When teen mothers are left to die
What you need to know:
- When Mella* got pregnant, she never went for prenatal care; in her heart, she asked God to kill the child in her womb.
- Esther* wishes she had a family member to walk with her in her motherhood journey.
- Mella and Esther fall in the category of adolescent mothers whose mental health is largely neglected.
- Their experiences manifest mental health issues that teen mothers struggle with pre-and postpartum, yet families, society smack them with rejection and isolation, painfully driving them to their death beds.
Mella (name changed to protect her dignity) knew she was pregnant when she missed her periods for two months in a row.
She was upset, hopeless and terrified. She was only 18 and lived with her mother at Korogocho slum, in Nairobi County.
“How could I be pregnant at this time? This is the end of my future. My mother is very harsh, how am I going to tell her I’m pregnant?” she wondered.
She had just received her Kenya Certificate of Secondary Education results and had scored a C minus. She hoped to build a career in a profession that “would involve a lot of travelling.”
As she struggled to come to terms with this information, more bad news was to follow. Her boyfriend denied any knowledge of the pregnancy!
She detested her pregnancy and decided not to attend prenatal clinic in the hope that the baby would die inside her womb.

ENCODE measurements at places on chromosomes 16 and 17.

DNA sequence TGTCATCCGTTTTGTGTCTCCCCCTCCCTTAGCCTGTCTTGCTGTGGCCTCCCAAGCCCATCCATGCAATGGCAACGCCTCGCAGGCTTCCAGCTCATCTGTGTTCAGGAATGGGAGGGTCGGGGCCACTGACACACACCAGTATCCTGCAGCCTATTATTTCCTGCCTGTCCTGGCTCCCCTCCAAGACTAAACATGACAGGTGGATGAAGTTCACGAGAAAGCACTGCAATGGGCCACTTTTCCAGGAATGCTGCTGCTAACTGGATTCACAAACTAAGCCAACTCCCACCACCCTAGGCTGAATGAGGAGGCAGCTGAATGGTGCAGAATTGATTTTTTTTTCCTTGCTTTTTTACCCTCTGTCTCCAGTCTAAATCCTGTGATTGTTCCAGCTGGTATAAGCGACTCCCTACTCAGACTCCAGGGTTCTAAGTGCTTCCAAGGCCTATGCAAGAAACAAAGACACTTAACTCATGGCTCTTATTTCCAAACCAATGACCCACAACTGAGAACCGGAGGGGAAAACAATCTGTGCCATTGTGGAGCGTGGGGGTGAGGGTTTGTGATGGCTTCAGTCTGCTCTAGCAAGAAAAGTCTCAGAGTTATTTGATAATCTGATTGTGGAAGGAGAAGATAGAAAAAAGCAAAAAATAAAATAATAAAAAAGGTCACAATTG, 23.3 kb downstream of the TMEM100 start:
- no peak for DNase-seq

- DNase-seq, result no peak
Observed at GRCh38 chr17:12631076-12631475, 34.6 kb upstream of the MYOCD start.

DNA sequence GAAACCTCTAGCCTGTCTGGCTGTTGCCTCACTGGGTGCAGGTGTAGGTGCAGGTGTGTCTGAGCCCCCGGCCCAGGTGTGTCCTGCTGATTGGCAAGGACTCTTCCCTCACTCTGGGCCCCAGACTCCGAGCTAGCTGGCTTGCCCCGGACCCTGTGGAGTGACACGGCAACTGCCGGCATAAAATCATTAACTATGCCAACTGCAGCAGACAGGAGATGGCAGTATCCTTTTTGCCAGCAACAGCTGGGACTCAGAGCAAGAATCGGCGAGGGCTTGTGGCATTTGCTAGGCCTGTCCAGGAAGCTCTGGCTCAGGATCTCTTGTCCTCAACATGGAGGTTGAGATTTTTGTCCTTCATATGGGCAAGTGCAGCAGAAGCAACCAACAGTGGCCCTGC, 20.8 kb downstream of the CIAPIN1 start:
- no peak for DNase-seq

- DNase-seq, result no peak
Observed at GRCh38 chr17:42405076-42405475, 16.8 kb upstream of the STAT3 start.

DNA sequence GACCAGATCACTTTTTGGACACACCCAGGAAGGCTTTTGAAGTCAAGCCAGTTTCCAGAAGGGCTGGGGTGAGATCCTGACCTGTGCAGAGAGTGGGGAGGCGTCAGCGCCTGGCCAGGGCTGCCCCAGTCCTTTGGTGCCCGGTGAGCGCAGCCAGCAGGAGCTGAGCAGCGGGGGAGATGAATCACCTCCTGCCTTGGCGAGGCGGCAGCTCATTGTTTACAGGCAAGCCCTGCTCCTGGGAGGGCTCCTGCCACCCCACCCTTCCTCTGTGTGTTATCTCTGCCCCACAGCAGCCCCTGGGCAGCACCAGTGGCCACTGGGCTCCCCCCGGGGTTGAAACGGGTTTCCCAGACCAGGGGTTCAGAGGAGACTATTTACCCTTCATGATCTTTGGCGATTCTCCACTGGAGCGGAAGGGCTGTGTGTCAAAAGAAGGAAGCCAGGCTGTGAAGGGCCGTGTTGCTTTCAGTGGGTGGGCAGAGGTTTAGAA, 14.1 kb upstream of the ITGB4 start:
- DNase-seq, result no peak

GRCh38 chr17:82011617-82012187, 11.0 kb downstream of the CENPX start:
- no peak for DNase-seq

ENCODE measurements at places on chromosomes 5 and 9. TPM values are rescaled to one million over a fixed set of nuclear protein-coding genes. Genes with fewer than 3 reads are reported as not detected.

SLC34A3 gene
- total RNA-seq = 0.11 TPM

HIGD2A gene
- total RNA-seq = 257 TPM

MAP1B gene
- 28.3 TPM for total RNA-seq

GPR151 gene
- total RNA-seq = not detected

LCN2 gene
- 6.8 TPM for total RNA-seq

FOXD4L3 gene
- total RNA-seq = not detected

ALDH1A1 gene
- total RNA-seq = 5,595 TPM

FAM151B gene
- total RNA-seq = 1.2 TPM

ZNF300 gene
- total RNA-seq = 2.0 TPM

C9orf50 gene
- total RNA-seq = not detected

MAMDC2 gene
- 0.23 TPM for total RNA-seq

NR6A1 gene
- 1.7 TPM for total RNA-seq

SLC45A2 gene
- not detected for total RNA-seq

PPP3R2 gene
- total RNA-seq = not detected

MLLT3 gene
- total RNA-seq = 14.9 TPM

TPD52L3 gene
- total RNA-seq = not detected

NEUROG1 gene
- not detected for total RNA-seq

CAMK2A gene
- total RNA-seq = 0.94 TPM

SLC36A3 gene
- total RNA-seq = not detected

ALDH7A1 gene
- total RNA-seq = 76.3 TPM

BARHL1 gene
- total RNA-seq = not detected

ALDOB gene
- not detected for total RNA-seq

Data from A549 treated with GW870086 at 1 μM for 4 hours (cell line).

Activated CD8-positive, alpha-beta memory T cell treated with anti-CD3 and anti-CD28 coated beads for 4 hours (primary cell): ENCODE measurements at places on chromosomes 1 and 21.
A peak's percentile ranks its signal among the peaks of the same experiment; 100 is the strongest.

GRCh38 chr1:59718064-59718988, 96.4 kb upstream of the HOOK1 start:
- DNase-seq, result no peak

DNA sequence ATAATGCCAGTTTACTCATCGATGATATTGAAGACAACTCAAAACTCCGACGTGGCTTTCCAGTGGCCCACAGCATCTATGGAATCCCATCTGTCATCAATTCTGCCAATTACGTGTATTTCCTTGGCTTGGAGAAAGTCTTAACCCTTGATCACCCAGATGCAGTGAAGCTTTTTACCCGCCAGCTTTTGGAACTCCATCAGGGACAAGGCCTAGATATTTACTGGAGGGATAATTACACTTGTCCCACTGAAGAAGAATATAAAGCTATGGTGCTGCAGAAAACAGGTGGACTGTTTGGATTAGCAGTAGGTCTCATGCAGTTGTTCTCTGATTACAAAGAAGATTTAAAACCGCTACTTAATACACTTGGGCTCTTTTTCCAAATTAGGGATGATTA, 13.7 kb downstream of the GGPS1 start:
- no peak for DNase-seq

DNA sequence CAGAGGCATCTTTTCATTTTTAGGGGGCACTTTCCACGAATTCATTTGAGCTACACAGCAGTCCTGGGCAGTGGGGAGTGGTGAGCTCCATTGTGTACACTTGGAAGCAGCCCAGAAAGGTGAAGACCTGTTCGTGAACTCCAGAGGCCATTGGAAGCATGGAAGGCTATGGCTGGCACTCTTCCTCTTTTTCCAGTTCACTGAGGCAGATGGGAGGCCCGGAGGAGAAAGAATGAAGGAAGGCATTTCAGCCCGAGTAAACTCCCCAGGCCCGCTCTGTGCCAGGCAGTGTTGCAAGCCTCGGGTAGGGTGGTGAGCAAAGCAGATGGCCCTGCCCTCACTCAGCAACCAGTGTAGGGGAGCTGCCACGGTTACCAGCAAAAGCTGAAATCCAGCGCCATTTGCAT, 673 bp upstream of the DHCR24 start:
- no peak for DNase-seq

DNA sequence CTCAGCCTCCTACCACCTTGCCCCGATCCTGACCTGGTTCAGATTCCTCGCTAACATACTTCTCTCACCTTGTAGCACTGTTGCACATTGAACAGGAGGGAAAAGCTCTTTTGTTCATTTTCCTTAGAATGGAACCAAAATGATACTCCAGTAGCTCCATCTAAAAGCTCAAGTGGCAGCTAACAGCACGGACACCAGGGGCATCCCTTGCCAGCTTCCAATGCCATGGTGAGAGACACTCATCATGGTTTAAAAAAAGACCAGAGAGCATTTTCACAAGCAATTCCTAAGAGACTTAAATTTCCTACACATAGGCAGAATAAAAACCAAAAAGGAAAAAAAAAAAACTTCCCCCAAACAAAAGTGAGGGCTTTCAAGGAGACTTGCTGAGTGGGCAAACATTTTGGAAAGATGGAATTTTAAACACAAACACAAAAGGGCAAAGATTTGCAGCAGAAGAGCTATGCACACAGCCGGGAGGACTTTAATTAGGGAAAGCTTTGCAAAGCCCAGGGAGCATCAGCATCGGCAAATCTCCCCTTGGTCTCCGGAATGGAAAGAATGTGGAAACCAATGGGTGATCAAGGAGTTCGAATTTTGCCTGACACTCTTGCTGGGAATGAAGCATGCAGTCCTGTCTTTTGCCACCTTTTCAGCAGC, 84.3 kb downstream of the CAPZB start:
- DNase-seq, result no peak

“I wanted to abort but then I was scared. I asked myself ‘What if I die in the process of terminating the pregnancy? I'll miss the delicious ugali,’” she laughs off her predicament.
“I tried to abort using tea leaves. It didn’t work. I never went for prenatal care. In my heart, I was asking God to kill the child in my womb. The child had come to ruin my future.”
For months, she denied being pregnant when her mother asked. And all through the time, she suffered in silence as the negative thoughts flipped through her mind.
But at seven months, she would not hide her pregnancy anymore. The baby bump was bulging.
“I was sure my mother already knew I was pregnant. So this time, when she asked me, I accepted. She was very bitter. She scolded me for being dishonest. She later calmed down and told me to start attending prenatal clinics at Dandora Health Centre. But I didn’t until I started experiencing labour pains,” she says.
Her mother accepted the pregnancy and is now her best friend. Her daughter is two months-old and she says, she has bonded with her and loves her so much.
There is something, however, that troubles her; the baby is the exact replica of her father, a fact that hurts her so much considering that he rejected the pregnancy, she says.
“My mum always tells me to forget about him and move on with my life,” she says.
Esther* is not as lucky as Mella though.
She is a housewife. She was forced to find solace in a marriage at the age of 17 years when she fell out with her maternal grandmother.
She also lives in Korogocho slum. She says she was in Form Two when her grandmother stopped paying her school fees.
Her granny took her in when her parents separated and ‘abandoned her.’